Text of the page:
Non-Equiatomic High-Entropy Alloys: Compositionally Complex Alloys with High Strength and Ductility
What are non-equiatomic high-entropy alloys?
Conventional alloy design over the past centuries has been constrained by the concept of one or two prevalent base element. As a breakthrough of this restriction, the concept of high-entropy alloys (HEAs) containing multi-principal elements has drawn great attention over the last 15 years due to the numerous opportunities for investigations in the huge unexplored compositional space of multi-component alloys.
A large number of studies in this field have been motivated by the original HEA concept which suggested that achieving maximized configurational entropy via the equiatomic ratios of multiple principal elements could stabilize single-phase massive solid solution phases.
However, an increasing number of studies revealed that formation of single-phase solid solutions in HEAs shows a weak dependence on maximization of the configurational entropy through equiatomic ratios of elements, and it was even found that maximum entropy is not the most essential parameter when aiming at the design of multi-component alloys with superior properties. These findings have recently encouraged efforts to relax both, the unnecessary restrictions on the equiatomic ratio of multiple principal elements and also on the formation of single-phase solid solutions. In this context, non-equiatomic HEAs with single-, dual- or multi-phase structures have been proposed recently to explore the flexibility of HEAs design and overcome the limitations of the original HEA design concept. Also, deviating from the equimolar composition rule facilitates identifying compositions which allow avoiding the often brittle intermetallic phases.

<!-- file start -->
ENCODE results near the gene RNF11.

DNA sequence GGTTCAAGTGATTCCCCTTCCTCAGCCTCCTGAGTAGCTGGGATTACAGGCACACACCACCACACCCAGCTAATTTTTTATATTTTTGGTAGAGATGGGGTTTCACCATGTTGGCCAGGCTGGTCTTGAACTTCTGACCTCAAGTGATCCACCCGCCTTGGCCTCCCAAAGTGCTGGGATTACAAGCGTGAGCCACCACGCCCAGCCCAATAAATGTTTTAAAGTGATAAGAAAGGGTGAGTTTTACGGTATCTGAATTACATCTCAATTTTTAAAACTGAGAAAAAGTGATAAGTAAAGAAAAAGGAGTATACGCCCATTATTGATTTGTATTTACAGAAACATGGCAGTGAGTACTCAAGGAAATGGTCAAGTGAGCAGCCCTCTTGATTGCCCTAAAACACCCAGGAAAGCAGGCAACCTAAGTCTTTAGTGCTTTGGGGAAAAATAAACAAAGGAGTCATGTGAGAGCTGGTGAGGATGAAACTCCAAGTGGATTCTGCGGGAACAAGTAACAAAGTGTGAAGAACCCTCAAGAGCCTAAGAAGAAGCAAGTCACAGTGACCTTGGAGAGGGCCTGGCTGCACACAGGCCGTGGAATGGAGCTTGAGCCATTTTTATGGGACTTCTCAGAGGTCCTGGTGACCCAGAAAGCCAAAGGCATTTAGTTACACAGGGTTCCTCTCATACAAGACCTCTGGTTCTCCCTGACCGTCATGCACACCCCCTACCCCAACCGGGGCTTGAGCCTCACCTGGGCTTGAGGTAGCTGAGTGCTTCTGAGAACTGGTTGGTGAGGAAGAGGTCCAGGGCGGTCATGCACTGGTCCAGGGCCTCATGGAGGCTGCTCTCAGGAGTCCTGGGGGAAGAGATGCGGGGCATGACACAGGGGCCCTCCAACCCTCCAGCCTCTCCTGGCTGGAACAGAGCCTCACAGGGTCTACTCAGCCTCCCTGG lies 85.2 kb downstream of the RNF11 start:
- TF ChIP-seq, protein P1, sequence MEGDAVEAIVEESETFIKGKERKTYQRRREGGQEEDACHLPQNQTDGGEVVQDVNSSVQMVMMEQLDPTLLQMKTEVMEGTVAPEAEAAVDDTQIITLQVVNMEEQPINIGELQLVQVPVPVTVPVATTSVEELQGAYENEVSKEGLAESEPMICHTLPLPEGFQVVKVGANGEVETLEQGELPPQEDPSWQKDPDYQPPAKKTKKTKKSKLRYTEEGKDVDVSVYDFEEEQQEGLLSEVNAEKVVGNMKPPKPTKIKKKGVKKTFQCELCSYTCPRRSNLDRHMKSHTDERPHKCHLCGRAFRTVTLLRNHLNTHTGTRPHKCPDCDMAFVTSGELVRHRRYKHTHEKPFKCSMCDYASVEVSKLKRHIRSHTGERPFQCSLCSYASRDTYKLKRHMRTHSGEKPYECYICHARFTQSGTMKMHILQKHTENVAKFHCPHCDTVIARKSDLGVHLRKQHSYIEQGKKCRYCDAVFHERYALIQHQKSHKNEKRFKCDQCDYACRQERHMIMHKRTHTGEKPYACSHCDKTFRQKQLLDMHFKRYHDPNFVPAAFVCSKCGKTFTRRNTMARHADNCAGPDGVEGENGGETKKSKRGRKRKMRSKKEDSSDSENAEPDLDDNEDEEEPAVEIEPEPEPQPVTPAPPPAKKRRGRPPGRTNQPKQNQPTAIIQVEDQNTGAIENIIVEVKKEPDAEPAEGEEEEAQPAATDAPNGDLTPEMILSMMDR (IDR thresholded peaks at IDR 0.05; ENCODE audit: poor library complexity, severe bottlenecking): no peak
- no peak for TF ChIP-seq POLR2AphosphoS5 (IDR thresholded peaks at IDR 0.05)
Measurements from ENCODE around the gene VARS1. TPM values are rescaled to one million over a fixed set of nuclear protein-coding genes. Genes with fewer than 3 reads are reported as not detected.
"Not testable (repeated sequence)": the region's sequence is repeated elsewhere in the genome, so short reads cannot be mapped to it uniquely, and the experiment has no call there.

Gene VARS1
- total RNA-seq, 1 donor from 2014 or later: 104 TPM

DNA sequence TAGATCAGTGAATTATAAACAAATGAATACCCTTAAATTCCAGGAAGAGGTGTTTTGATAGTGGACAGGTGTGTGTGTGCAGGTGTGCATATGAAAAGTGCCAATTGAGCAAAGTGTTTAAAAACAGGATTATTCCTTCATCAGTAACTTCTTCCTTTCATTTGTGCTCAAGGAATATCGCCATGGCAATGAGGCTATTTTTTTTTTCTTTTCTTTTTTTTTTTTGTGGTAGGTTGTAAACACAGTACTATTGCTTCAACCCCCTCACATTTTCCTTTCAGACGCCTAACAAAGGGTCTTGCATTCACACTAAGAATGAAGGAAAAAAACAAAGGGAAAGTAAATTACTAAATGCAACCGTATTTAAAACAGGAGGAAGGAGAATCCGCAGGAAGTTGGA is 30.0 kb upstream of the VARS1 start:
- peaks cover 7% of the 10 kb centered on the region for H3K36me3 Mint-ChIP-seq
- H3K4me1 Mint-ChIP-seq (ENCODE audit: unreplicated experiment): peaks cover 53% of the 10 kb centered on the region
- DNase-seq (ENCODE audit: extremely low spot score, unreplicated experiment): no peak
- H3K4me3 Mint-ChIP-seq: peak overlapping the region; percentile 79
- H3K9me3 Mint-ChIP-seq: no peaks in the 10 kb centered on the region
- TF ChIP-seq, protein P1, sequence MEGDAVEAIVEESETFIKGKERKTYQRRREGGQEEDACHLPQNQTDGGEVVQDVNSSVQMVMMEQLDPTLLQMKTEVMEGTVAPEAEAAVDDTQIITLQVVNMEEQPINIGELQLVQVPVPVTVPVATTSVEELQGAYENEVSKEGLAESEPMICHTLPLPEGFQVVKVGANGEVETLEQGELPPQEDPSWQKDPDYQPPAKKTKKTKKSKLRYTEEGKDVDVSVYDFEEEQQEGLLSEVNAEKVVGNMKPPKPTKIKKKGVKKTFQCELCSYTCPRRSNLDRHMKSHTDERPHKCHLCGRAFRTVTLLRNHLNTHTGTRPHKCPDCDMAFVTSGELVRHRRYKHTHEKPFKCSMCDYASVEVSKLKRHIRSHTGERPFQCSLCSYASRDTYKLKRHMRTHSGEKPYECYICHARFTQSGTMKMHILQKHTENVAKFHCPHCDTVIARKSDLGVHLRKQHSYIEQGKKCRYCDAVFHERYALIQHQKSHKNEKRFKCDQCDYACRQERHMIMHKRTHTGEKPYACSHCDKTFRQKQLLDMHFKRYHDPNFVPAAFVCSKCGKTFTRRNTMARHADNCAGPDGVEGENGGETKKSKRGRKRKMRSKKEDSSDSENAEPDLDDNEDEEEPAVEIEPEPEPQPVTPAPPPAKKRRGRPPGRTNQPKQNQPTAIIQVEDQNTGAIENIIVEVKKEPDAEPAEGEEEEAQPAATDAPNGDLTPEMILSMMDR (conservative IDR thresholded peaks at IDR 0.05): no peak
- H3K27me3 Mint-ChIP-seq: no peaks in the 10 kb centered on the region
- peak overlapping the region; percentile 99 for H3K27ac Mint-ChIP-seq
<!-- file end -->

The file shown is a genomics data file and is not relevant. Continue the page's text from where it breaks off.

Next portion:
What is the thermodynamic background for designing non-equiatomic high-entropy alloys?
Thermodynamic investigations of non-equiatomic HEAs showed that the configurational entropy curve of these alloys is rather flat, indicating that a wide range of compositions aside from the equiatomic configuration assume similar entropy values. As schematically illustrated in the Figure, compared to the conventional alloys with one or two principal elements plus minor alloying components, and equiatomic HEAs with equimolar ratios of all alloy elements, the non-equiatomic HEAs greatly expand the compositional space that can be probed. Indeed, recent studies have revealed that outstanding mechanical properties exceeding those of equiatomic HEAs can be achieved by non-equiatomic alloys. As one of the possible pathways, a novel type of transformation-induced plasticity-assisted dual-phase (TRIP-DP) HEAs was developed. The two constituent phases in the alloy, i.e., the face-centered cubic (FCC) matrix and the hexagonal close-packed (HCP) phase, are compositionally equivalent and thus can be both referred to as high-entropy phases. This leads to a significantly improved strength-ductility combination compared to the corresponding equiatomic HEAs mainly due to the combination of massive solid-solution strengthening and the TRIP effect. The above findings indicate clearly that expanding the HEA design concept to non-equiatomic compositions has a great potential in pursuing more compositional opportunities for designing novel materials with exceptional properties.